Mid-Summer Classic Auction 2013


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This lot is closed for bidding. Bidding ended on 8/11/2013
Seventy-four years ago Lou Gehrig strode to the plate for what would be his final at-bat in baseball. The crowd roared its approval. Gehrig was so racked with pain that day, he didn't want to play. But he was moved by the fans' demonstration and the same obligation that pushed him to play in 2,130 consecutive games.

This dramatic scene wasn't played out in Yankee Stadium. It happened in Kansas City. On a hot summer day, June 12, 1939, fans had no way of knowing that Gehrig would never swing the bat again, that the only other time he would wear those Yankee pinstripes would be less than a month later during his famous "luckiest man on the face of the earth" speech on July 4. No one really knew this was the end, an anonymous finish to an unforgettable career.

Conventional wisdom and most history books suggest that Gehrig's career ended May 2, 1939. It was then that Gehrig, mysteriously slumping through a .143 season, pulled himself out of the lineup and ended his remarkable "Iron Man" streak. A bit lesser known, though, is the fact that Gehrig participated in an exhibition game pitting the New York Yankees against their top farm club, the old Kansas City Blues, more than a month later.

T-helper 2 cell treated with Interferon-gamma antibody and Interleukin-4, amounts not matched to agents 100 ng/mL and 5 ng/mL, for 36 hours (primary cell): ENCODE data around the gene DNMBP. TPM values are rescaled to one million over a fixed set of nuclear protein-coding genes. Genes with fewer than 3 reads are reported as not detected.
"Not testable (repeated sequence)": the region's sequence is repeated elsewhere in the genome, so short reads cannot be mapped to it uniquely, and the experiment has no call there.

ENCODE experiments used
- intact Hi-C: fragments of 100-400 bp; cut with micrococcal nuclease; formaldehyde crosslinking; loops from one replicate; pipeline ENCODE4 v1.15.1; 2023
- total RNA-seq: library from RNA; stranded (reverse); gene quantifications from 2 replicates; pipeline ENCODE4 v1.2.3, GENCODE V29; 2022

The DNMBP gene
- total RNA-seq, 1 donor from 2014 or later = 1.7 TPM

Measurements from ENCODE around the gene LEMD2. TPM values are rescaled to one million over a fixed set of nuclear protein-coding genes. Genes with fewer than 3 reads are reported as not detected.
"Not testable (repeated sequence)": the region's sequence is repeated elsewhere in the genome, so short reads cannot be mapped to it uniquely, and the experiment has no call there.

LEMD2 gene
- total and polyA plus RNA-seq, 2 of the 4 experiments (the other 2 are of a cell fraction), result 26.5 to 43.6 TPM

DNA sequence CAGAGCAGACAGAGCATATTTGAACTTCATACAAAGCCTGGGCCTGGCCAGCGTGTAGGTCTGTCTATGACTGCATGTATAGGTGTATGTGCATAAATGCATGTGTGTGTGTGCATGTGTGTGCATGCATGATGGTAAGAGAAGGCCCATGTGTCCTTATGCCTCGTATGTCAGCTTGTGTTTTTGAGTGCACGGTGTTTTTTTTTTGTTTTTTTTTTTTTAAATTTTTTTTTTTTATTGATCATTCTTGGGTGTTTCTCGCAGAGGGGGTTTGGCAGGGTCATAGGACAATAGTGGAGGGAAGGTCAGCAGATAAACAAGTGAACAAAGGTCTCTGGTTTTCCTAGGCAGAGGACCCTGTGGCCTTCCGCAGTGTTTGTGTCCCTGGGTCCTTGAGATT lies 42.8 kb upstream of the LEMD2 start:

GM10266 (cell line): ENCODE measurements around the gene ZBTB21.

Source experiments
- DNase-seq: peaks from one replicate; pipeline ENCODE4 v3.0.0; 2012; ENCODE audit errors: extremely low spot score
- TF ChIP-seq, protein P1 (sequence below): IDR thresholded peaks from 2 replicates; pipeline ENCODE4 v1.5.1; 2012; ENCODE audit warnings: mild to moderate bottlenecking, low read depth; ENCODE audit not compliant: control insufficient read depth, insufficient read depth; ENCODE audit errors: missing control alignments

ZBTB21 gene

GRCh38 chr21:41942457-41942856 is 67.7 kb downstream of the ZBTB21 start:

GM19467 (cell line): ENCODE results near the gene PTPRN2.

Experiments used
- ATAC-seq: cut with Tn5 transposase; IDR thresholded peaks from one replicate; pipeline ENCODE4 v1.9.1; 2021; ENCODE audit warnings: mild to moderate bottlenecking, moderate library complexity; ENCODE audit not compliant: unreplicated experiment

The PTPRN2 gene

"I was fortunate enough," said Billy Hitchcock, who played third base at Ruppert Stadium that day for the Blues, "to see Lou Gehrig play his last game." Clearly, it wasn't vintage Gehrig. He played just three innings, took his spot as the No. 8 hitter in the lineup and went to the plate for only one at-bat. His body, frail and weakened, had already been racked by ALS. The disease -- formally called amyotrophic lateral sclerosis but now known simply as "Lou Gehrig's disease" -- would kill Gehrig two years later, just a few weeks short of his 38th birthday.

At the time of the game, though, doctors had not yet diagnosed Gehrig's condition. Players and fans alike knew something was wrong. That much was evident as Gehrig awkwardly labored through the motions. It wasn't until the next day, while Gehrig's Yankee teammates returned to New York, that Gehrig boarded a train bound for the Mayo Clinic in Minnesota.

This are program is from that very last game, played in Kansas City on June 11, 1939. The accordion-fold program has some minor paper loss on one fold but is overall G/VG. It is unscored with the pre-printed lineup showing Gehrig as a bench player. Few expected he would he would make his last, lone plate appearance that day, making an ordinary event extraordinary and historic.

Current Bidding
Minimum Bid: $150
Final prices include buyers premium.: $356
Number Bids:8
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